Brexit should not affect our reforms but there are other areas of concern, says SRA

Philip: Brexit impact on lawyers not yet known

Philip: Brexit impact on lawyers not yet known

The uncertainty that has followed the vote for Britain’s exit from the European Union should not slow down reforms in the legal services market, Paul Philip, the Solicitors Regulation Authority’s (SRA) chief executive, has warned.

Meanwhile, several areas of legal regulation could be affected by Brexit, according to an SRA report on the subject aimed at solicitors, while separately the Law Society has set out the work it is doing following the referendum vote.

Exiting the European Union: An update for lawyers recognised that nobody knew what was going to happen at this stage, but said the report was “about managing risks associated with uncertainty”.

Brexit has been cited by the Law Society as a reason for the SRA not to pursue its current reform agenda, which includes a radical simplification of the code of conduct, or for other reforms being considered by the government and the Legal Services Board.

Mr Philip said: “The uncertainty that has followed the EU referendum result should not slow down reform. Changes to open up the market, enabling innovation and increasing competition, will help the sector to grow, to support the wider UK business sector and to attract inward investment. That is, if anything, more important than ever before.”

The SRA report highlighted several areas of particular concern that emphasised how embedded the EU has become in legal practice. These included the EU as a subject for law students; the primacy of EU law over member states’ laws; the role of England and Wales as a gateway for international law firms to the EU single market; and lawyers’ practising rights across the union.

The SRA pointed out that European lawyers could practise in the UK and there were reciprocal rights for UK lawyers. Non-lawyers could also practise non-reserved areas of law without being subject to regulation across the EU. This would not change in the short term.

In relation to education and training, the SRA said it had confirmed with providers that the status of EU law as a compulsory subject for law students would not change in the coming academic year.

The SRA set out a checklist that “law firms may wish to consider over the coming months and years” under the headings ‘entering the market’, ‘people’, ‘clients’, and ‘planning ahead’.

Under ‘people’, the SRA said: “We have received queries from [Registered European Lawyers] and others asking about any imminent changes to our regulations that may affect them. As it stands there is no impact on the ability of RELs to practise. Similarly, the regulatory position of Exempt European Lawyers (EELS) and Registered Foreign Lawyers (RFL) has not changed.”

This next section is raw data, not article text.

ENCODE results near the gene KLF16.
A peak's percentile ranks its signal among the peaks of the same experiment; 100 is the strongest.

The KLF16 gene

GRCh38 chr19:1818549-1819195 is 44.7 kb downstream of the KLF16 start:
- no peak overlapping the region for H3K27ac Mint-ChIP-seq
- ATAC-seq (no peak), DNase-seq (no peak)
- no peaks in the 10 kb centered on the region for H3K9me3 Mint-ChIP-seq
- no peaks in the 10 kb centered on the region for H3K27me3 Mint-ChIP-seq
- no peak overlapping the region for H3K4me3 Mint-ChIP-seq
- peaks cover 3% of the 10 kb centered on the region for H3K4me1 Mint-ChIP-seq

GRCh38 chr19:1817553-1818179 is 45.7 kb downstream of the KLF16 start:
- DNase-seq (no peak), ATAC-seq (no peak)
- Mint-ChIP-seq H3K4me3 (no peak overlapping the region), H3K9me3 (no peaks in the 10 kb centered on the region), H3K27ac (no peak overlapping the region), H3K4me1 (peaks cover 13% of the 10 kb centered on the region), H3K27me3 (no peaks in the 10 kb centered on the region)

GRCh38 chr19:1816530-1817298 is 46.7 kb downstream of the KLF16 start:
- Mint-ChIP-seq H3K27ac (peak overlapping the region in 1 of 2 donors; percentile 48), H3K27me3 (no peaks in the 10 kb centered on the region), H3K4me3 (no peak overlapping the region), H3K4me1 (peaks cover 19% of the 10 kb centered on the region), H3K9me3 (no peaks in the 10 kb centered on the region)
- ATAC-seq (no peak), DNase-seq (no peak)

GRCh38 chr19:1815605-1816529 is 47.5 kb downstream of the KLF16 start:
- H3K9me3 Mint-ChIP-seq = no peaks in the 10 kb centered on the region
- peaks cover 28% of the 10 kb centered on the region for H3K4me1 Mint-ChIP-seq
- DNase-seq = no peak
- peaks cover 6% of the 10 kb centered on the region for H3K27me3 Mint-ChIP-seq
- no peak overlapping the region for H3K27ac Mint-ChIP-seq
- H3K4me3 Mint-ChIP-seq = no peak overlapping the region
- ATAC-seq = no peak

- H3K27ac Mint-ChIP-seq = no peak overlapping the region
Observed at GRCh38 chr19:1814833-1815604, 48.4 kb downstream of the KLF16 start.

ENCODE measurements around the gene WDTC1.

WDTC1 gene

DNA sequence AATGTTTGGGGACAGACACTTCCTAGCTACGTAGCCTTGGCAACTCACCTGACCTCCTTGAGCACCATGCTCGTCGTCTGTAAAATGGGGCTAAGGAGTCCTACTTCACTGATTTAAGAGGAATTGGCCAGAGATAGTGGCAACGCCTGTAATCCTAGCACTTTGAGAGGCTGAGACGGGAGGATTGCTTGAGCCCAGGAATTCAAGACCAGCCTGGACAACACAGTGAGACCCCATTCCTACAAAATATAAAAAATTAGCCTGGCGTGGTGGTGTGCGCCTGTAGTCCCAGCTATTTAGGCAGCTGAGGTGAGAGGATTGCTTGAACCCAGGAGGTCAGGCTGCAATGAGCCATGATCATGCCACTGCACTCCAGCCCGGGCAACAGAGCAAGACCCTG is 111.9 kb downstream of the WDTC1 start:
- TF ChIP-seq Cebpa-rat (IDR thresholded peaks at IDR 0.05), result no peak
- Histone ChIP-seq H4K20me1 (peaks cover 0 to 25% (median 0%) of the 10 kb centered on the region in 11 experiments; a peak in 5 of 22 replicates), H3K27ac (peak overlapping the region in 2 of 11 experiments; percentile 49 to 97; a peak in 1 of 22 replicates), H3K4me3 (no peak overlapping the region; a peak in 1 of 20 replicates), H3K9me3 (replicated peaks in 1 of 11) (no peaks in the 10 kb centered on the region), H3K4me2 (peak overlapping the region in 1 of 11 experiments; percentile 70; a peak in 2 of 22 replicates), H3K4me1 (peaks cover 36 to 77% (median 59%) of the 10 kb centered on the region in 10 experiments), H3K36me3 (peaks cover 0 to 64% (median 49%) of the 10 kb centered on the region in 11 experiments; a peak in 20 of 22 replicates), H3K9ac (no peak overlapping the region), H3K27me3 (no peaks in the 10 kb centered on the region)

Mr Philip added: “It is, of course, too early to draw any firm conclusions about the implications on the legal sector of a British exit from the EU. We have been clear that there are no immediate regulatory changes.

“But it is important that both we and law firms monitor what is happening and make sure we understand the possible consequences. This report is the start of an ongoing dialogue about some of the issues and risks we – and the profession – may need to consider.”

Meanwhile, in her report to tomorrow’s Law Society council meeting, chief executive Catherine Dixon revealed that she has met with both Richard Heaton, permanent secretary at the Ministry of Justice, and Jonathan Jones, head of the Government Legal Service, “to discuss our initial assessment of the legal implications of Brexit and represent the views of our members with a particular focus on protecting the legal sector as a supporter and enhancer of business”.

She continued: “I also offered the government the expertise we have within the Law Society boards, committees and staff in an advisory capacity should the government need it. This was well received and further engagement with government stakeholders will follow.

“I also met with the Deputy Mayor for Business at the Greater London Authority (GLA), Rajesh Agrawal, and Gareth Bacon AM and Andrew Dismore AM. Given the potential effect of Brexit on London, it was useful to discuss the immediate priorities of the Mayor of London and the GLA. We will continue to work with them as this issue progresses.

“The president and I will be meeting with the Home Secretary and the Security Minister in September to discuss Brexit, legal professional privilege and other areas of importance to the legal profession.

“We are also engaging with a range of stakeholders such as the other UK law societies, TheCityUK, the Professional Business Services Council, European bars and associations and stakeholders in Brussels.”

The society has set up a Brexit task force, jointly chaired by David Greene of Edwin Coe and Stephen Kon of King & Wood Mallesons. Its first meeting is on Friday. “We have also created a manifesto on Brexit which we will use at the forthcoming party conferences,” Ms Dixon added.


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